John Cena Interview, 12 Rounds

Posted by: Sheila Roberts

From the director of Die Hard 2 and the producer of Speed comes 12 Rounds, starring WWE Champion John Cena! John Cena stars as New Orleans Police Detective Danny Fisher. When Fisher stops a brilliant thief from getting away with a multi-million-dollar heist, the thief's girlfriend is accidentally killed. After escaping from prison, the criminal mastermind enacts his revenge, taunting the cop with a series of near-impossible puzzles and tasks …12 rounds…that Fisher must somehow complete to save the life of his fiancée.

MoviesOnline sat down with WWE superstar John Cena to talk about his new movie, “12 Rounds,” a reality-based, high-octane action film helmed by Renny Harlin that reinvents the genre. “I’d like to think of “12 Rounds” as a movie that started a new style of action movie,” says the director, “the sort of ‘Docu-Realism’ commando style shooting of action movies, instead of super-polished, glossy, Hollywood-fantasy fare. We gave the film a real down and dirty feel, which better reflects the tenor of pop culture.” For “12 Rounds” thrilling action sequences, Harlin uses a guerilla-style filmmaking mixing different media and camera to tell the story visually in an exciting new way that complemented Cena’s athleticism.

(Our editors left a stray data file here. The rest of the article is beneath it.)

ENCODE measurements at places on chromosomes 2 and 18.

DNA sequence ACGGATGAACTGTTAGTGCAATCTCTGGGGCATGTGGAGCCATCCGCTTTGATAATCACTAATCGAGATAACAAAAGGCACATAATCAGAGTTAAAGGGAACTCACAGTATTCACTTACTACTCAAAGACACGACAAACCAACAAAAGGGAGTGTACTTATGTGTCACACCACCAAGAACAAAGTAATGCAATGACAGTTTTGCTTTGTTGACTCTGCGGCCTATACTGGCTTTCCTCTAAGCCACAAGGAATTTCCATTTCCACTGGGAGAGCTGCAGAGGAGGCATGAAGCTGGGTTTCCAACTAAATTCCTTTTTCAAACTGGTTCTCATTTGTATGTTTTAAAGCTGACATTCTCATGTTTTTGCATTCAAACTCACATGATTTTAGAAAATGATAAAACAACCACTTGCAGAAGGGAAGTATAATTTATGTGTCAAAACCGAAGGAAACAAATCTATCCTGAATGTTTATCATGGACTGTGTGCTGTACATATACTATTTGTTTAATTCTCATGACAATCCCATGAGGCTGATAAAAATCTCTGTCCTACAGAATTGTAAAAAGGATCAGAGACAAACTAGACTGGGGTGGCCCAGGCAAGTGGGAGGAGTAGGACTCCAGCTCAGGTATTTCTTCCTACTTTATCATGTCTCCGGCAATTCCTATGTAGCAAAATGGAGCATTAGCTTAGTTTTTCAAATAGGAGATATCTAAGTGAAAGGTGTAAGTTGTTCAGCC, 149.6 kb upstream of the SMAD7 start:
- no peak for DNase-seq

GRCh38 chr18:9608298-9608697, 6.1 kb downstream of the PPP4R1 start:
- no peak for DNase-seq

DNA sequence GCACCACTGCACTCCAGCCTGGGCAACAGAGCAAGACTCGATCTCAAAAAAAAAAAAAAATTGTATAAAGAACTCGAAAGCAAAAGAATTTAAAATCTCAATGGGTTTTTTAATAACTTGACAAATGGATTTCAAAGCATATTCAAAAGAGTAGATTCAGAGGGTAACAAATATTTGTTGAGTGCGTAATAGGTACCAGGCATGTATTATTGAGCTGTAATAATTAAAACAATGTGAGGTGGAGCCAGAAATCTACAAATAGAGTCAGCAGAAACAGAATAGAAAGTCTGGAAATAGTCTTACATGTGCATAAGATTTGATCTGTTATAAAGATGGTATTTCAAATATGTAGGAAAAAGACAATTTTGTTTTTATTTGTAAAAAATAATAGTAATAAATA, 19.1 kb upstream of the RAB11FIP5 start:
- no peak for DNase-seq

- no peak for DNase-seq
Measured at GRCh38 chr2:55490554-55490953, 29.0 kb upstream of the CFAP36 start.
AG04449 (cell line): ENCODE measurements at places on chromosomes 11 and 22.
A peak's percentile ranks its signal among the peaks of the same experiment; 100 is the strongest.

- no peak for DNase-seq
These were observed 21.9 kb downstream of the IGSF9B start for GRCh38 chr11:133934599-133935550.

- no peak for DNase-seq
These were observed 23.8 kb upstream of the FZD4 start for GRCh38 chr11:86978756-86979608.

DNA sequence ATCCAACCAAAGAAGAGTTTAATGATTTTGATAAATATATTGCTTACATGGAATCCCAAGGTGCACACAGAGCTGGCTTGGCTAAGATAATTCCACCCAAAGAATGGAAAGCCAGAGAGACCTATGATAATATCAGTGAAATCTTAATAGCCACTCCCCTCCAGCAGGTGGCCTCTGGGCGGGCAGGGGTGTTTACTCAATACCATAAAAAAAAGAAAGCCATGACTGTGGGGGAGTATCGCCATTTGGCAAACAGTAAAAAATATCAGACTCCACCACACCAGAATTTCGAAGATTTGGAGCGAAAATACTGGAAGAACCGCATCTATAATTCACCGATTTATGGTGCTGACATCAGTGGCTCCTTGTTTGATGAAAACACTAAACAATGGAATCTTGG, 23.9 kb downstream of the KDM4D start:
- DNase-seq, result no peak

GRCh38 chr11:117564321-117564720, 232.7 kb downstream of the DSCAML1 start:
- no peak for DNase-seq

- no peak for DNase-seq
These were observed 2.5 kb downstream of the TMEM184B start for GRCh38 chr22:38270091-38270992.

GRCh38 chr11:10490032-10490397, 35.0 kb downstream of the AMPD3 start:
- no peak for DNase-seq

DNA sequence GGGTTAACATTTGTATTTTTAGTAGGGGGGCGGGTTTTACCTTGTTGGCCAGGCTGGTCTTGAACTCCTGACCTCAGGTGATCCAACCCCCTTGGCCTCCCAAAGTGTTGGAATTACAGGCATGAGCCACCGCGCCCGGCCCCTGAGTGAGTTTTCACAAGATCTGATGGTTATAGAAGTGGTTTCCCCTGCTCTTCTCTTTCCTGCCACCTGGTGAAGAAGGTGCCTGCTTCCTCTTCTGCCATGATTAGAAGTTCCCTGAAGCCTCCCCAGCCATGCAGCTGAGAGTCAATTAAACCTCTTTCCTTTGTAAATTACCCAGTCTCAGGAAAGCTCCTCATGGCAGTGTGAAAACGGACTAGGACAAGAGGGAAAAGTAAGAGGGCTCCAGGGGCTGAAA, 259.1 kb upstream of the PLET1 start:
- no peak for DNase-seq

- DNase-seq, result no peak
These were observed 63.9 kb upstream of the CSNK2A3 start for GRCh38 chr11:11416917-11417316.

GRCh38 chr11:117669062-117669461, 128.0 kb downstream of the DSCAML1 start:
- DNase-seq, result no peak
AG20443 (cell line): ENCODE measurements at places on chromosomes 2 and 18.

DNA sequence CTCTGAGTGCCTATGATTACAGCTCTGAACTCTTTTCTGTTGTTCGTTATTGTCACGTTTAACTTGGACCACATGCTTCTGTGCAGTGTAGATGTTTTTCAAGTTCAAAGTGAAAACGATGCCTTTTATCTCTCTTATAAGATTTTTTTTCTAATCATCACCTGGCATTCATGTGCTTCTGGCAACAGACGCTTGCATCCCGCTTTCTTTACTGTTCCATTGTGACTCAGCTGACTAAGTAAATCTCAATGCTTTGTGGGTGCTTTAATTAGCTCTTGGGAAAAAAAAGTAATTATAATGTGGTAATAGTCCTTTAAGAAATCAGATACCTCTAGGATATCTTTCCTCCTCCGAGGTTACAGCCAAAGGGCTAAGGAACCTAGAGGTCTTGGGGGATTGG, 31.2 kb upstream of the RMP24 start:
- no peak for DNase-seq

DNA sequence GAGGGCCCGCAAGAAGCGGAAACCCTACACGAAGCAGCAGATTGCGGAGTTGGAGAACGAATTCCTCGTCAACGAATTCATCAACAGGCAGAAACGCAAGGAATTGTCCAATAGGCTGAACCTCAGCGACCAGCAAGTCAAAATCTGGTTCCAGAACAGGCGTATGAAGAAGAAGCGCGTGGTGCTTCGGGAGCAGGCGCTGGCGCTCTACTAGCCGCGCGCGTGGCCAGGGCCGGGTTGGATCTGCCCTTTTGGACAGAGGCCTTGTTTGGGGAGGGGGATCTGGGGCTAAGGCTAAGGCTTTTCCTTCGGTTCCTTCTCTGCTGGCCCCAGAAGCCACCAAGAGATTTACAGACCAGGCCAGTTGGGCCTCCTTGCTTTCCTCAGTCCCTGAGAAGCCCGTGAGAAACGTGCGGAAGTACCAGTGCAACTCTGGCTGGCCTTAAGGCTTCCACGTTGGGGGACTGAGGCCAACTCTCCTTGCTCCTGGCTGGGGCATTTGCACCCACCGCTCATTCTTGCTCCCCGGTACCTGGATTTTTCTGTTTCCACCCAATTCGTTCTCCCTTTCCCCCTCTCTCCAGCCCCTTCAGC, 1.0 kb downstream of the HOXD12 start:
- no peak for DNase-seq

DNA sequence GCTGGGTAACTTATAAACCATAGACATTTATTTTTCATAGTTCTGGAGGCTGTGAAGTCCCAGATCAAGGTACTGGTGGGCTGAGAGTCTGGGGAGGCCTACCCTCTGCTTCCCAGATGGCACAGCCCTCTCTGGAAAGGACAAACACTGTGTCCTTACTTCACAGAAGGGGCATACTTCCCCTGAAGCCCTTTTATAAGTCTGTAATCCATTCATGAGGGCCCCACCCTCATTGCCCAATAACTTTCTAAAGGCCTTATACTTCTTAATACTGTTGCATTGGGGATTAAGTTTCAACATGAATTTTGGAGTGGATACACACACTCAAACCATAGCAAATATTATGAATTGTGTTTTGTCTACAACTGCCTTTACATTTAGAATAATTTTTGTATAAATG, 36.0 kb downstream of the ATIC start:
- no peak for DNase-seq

Cena is one of the brightest young stars in World Wrestling Entertainment, and a star of its hit cable program, “Monday Night RAW,” on the USA Network. In 2006, he starred in his first theatrical film, “The Marine,” in which he portrayed a Marine who after being discharged from service is forced to use his military training to rescue his wife from kidnappers.